On the issue of the independent body, I believe that treasuries are always opposed to this because it means they are restricted in what they can do. However, they have to be because climate change demands that we have long-term plans. Treasuries like to able to move things very rapidly and in general terms that is right. However, we are not in that situation; we are in an extinction situation. This is a really serious thing. Treasuries do not like it, not because they are not green or because there is something evil about them; it is simply that those in the treasury do not want that kind of control. We had it in Britain. When we managed to get a parliamentary majority for the Climate Change Act which was unthought of, the adviser to the Labour Government went into the department then responsible for climate change, flung the Bill across the table and said - I will not use the word she used - "There you are; you've got your Act." They were furious not because they were opposed to it, but because it meant the Treasury no longer had that control and that is exactly where they are now.

We need to say to those in the treasury wherever they are, including here in Ireland, that we know what they instinctively want, but they cannot stay there because we are fighting a battle which will distinguish human beings as being really human. We either win this battle or we lose the battle for our own existence. Therefore, we must win this battle. Part of it is about us being human and we need to find new ways of expressing that.

Having an independent committee is crucial. I would give it the powers that we have but I would make a distinction. I know what the Citizens' Assembly suggested, but it is quite important that I do not have the powers to legislate about particular answers because that brings me into the political arena. I have the powers to fix the budgets and keep them fixed. Governments must find the way of meeting those budgets. As I have said, it does not matter to me how they find the way, but they have to do it. My power is to make sure they do it.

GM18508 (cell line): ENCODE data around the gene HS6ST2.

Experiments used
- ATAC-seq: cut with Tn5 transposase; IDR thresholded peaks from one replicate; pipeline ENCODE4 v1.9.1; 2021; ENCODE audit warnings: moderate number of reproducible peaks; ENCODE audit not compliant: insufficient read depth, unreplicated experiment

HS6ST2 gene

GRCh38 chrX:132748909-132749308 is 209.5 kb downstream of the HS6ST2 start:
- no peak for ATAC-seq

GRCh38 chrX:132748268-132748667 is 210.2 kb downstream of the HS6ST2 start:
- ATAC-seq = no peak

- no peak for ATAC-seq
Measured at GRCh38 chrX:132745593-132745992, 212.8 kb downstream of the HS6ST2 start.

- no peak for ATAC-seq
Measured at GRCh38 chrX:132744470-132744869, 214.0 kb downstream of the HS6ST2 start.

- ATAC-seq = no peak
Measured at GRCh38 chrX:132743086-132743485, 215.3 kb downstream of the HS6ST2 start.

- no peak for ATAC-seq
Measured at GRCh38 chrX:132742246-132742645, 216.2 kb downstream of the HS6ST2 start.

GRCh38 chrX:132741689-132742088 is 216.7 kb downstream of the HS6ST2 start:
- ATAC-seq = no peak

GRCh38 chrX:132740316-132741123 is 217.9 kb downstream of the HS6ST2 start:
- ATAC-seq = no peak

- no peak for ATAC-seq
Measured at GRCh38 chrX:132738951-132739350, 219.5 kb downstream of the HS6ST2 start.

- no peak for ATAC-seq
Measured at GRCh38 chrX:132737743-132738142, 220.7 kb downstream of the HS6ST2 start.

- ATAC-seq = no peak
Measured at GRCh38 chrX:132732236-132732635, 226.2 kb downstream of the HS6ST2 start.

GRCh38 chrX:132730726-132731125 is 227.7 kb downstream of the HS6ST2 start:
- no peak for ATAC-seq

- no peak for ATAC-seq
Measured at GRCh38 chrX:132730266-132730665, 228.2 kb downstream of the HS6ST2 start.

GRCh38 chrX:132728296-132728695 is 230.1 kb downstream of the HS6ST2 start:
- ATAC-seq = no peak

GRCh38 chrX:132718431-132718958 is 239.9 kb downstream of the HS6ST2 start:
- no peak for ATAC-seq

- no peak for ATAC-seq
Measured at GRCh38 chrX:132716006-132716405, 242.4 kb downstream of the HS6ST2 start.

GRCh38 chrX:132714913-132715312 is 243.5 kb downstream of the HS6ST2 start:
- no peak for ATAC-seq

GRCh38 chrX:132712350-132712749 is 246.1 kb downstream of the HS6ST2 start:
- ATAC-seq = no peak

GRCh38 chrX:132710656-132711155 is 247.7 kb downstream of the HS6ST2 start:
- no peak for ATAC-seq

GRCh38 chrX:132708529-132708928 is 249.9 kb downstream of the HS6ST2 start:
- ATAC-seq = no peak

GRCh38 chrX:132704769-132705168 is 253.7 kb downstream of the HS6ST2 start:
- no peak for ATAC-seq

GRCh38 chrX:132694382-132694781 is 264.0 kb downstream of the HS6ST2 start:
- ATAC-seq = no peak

The Deputy asked me what the penalties are. The penalties are that this is justiciable. They would be taken to the High Court, which would insist that they produce policies that would meet it because that is what the law requires. We must reduce our emissions by 80% by 2050 and we must meet the targets in the budgets - the fourth and fifth carbon budgets, which are the next two budgets. The law can be brought into play at the point at which it is clear that the government is not taking the measures it ought to do. The courts will not prescribe what the government must do, but will point out to the government it has a target to meet and it must prove to the courts that it will meet it; that is what the law requires.

That is the power this committee ought to have. I would not ask me to do the legislation because if I do that, then I am choosing between, for example, electric cars doing so much and houses doing so much. That is a decision for government democratically reached. What is not a decision is how it adds up. I do the sum; government can do bits of the sum but it must add up to the figure that I and my committee do. That is the power and that is the distinction. If it is done any other way, the Government will claim it is above politics but it will become politicised. The moment it is given legislative powers, it then has a competition with the Dáil. There is no other way out of it. The committee should not do that. The Dáil makes those decisions and those choices, but the committee sets the standards against which those decisions have to be made. I do not know how we managed to invent this, but it is really a very good invention.